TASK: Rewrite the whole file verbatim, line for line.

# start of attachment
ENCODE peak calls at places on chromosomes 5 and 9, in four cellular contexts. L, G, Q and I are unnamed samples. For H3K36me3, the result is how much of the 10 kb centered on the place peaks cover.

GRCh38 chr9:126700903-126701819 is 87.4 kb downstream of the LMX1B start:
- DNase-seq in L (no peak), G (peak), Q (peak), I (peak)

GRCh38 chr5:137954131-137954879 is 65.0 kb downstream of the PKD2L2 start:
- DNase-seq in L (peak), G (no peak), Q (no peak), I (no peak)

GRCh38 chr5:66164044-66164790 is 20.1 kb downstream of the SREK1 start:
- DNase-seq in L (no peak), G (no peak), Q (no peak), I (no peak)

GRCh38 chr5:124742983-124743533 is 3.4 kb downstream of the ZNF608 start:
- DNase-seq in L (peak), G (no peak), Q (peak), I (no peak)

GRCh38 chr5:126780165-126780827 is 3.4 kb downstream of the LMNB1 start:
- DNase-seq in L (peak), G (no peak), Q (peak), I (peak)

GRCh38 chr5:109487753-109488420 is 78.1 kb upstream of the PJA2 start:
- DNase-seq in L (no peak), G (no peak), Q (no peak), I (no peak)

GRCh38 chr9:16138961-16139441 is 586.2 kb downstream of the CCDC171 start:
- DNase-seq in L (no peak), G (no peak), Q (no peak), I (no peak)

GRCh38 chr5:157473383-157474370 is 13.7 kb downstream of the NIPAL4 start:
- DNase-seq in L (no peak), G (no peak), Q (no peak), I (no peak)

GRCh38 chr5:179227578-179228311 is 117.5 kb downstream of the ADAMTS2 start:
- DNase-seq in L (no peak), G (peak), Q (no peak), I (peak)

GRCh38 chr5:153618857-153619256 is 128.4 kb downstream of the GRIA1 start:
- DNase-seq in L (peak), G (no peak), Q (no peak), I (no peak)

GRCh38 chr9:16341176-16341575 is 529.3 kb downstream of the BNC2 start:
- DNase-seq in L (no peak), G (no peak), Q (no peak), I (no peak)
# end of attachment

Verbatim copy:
ENCODE peak calls at places on chromosomes 5 and 9, in four cellular contexts. L, G, Q and I are unnamed samples. For H3K36me3, the result is how much of the 10 kb centered on the place peaks cover.

GRCh38 chr9:126700903-126701819 is 87.4 kb downstream of the LMX1B start:
- DNase-seq in L (no peak), G (peak), Q (peak), I (peak)

GRCh38 chr5:137954131-137954879 is 65.0 kb downstream of the PKD2L2 start:
- DNase-seq in L (peak), G (no peak), Q (no peak), I (no peak)

GRCh38 chr5:66164044-66164790 is 20.1 kb downstream of the SREK1 start:
- DNase-seq in L (no peak), G (no peak), Q (no peak), I (no peak)

GRCh38 chr5:124742983-124743533 is 3.4 kb downstream of the ZNF608 start:
- DNase-seq in L (peak), G (no peak), Q (peak), I (no peak)

GRCh38 chr5:126780165-126780827 is 3.4 kb downstream of the LMNB1 start:
- DNase-seq in L (peak), G (no peak), Q (peak), I (peak)

GRCh38 chr5:109487753-109488420 is 78.1 kb upstream of the PJA2 start:
- DNase-seq in L (no peak), G (no peak), Q (no peak), I (no peak)

GRCh38 chr9:16138961-16139441 is 586.2 kb downstream of the CCDC171 start:
- DNase-seq in L (no peak), G (no peak), Q (no peak), I (no peak)

GRCh38 chr5:157473383-157474370 is 13.7 kb downstream of the NIPAL4 start:
- DNase-seq in L (no peak), G (no peak), Q (no peak), I (no peak)

GRCh38 chr5:179227578-179228311 is 117.5 kb downstream of the ADAMTS2 start:
- DNase-seq in L (no peak), G (peak), Q (no peak), I (peak)

GRCh38 chr5:153618857-153619256 is 128.4 kb downstream of the GRIA1 start:
- DNase-seq in L (peak), G (no peak), Q (no peak), I (no peak)

GRCh38 chr9:16341176-16341575 is 529.3 kb downstream of the BNC2 start:
- DNase-seq in L (no peak), G (no peak), Q (no peak), I (no peak)